Properly speaking, these chapters are to be considered as discussions (they are so also in their manner of presentation) of certain ideas and ideals which Sikhism, and Guru Gobind Singh as the Preceptor who bought them to perfection and culmination, may be said to have emphasized and applied to individual and corporate life. These ideas and ideals, treated here, are not intended to be taken as an exhaustive or definitive statement of the great work of Sikhism. They are presented here as a segment of the totality of Sikhism in a spirit of tentative formulation of their precise nature, direction and significance. As said earlier, the philosophical, metaphysical and the spiritual are outside the scope of these discussions. These concern themselves mainly with the evolution and orientation of certain socio-ethical ideals, which it is the glory of Sikhism to have restated and to have applied with such sincerity and fervor, leading to the martyrdom of thousands upon thousands to uphold them. It is claimed here for Sikhism that has given to this land, for the first time perhaps, the sense of certain great values, without which individual and corporate life become corrupt and subject to all manners of moral and social evils. It is in the light of such an objective, therefore, that this book may be studied.

In view of the nature of its contents, the book may present to the reader the character of something like a thesis. Such it is not in the formal academic sense perhaps, but in the general sense of a point of view, supported by accumulated evidence and close argument. Here and there, the reader may also feel there is a little overlapping, but there is not overmuch of it. In view of the character of the book as it grew, and of the time-span within which it had to be prepared, to be ready before the great event—the tercentenary of Guru’s birth—perhaps such imperfections could not be avoided.

The book is not documented, as a scholarly thesis would be. The references are few, and much of the historical information is given in impressionistic and digested form. Quotations form Sikh religious literature ( in translation ) are generally referred to their source. As a matter of fact, such references are the most valuable props of the argument.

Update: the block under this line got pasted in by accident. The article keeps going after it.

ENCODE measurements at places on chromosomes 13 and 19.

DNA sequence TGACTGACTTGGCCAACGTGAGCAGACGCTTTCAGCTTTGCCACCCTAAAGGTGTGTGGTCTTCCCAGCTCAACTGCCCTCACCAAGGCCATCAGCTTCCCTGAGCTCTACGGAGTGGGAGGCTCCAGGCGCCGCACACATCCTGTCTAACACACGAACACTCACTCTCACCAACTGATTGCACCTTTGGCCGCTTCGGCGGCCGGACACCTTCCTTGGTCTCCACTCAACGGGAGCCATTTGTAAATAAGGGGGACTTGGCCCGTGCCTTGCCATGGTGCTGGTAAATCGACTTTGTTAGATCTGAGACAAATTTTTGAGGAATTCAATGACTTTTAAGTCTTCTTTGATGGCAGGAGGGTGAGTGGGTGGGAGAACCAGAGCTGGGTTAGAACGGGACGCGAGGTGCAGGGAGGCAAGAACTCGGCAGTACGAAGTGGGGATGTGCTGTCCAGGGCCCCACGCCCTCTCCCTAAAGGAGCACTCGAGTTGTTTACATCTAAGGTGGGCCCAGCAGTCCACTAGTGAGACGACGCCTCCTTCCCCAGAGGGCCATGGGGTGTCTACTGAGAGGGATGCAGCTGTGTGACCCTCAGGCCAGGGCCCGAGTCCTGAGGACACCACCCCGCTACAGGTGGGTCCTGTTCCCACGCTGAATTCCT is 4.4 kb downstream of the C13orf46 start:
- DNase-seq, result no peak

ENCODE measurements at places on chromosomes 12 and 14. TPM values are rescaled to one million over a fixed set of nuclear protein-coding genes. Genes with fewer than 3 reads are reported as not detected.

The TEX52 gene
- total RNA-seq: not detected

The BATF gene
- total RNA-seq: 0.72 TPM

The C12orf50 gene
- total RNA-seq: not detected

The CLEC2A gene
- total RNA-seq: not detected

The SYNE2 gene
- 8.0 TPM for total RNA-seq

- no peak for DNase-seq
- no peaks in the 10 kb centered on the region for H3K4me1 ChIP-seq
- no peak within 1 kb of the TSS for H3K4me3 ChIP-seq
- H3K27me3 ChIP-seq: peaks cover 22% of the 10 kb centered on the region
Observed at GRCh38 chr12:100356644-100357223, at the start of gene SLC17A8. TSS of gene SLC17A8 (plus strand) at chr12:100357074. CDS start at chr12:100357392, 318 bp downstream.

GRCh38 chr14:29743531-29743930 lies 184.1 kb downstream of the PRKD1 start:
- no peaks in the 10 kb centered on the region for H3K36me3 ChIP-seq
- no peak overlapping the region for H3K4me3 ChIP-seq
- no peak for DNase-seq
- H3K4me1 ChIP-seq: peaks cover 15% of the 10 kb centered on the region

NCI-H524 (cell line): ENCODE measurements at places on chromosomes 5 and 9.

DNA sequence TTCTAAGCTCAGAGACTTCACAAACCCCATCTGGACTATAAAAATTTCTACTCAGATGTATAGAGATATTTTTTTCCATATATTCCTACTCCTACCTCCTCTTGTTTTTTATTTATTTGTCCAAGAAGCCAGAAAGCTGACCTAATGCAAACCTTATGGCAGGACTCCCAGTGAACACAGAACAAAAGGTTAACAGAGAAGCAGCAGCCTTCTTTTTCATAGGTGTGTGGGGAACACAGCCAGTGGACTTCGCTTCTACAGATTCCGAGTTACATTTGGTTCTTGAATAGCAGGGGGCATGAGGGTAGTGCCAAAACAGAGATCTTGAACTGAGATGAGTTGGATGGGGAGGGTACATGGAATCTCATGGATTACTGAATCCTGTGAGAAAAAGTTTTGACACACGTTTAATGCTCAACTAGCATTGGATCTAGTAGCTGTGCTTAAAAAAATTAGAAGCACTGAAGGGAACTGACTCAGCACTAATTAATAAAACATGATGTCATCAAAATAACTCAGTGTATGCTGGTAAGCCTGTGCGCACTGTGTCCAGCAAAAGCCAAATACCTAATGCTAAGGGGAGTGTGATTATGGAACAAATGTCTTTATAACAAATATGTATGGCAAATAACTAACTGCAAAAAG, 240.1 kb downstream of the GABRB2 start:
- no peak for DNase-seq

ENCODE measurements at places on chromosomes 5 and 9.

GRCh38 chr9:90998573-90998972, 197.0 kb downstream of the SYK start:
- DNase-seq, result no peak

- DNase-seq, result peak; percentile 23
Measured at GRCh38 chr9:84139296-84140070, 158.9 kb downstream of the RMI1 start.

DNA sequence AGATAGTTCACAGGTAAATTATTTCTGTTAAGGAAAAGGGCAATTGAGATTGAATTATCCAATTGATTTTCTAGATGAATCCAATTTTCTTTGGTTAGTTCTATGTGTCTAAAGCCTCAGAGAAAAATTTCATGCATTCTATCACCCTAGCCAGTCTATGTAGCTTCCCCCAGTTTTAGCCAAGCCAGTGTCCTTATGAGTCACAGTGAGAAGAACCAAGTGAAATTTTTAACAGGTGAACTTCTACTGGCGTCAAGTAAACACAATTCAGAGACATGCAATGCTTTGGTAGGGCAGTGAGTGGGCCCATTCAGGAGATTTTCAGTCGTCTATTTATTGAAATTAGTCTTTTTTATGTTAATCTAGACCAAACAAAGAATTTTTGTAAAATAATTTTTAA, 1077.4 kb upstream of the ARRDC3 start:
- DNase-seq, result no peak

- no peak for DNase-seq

‘Guru is an ancient Indian concept, meaning generally ‘teacher’. Literally also, it would not be inappropriate to render it as ‘Enlightener’, as has been done in the English translation of the Holy Granth by Dr. Gopal Singh. In this book it is variously rendered as “Teacher as well as Apostle (Messenger of the Lord), something like the sense in which in the Semitic faiths the equivalents of ‘Prophet’ are use. But ‘Guru’ in no sense is avatar or incarnation of God. Such an idea is most vehemently repudiated in Sikh teaching.

The translations of the hymns and other pieces and phrases from the Adi Grath, Dasam Granth, Vars of Bhai Gurdas and other work are my own. Although a number of translations into English, particularly of portions of Adi Granth have been made, it cannot be claimed for any one of these versions that finality or perfection of expressiveness or definitiveness belongs to it. A translation, for which something like the finality of the Authorised Version of the Bible in English may be claimed, does not yet exist. I have, therefore, thought it more useful to make such renderings as I thought would more closely convey the meaning, and particularly the power of the original. Obviously, I do not claim finally for my own renderings either. Transliteration of the names drawn from Sikh, mythological and Muslim sources is that familiar to the average English-Knowing Indian. Ultra-meticulous rendering of the various consonant sounds of Arabic along with elaborate diacritical marks has been avoided so as not to confuse the general reader.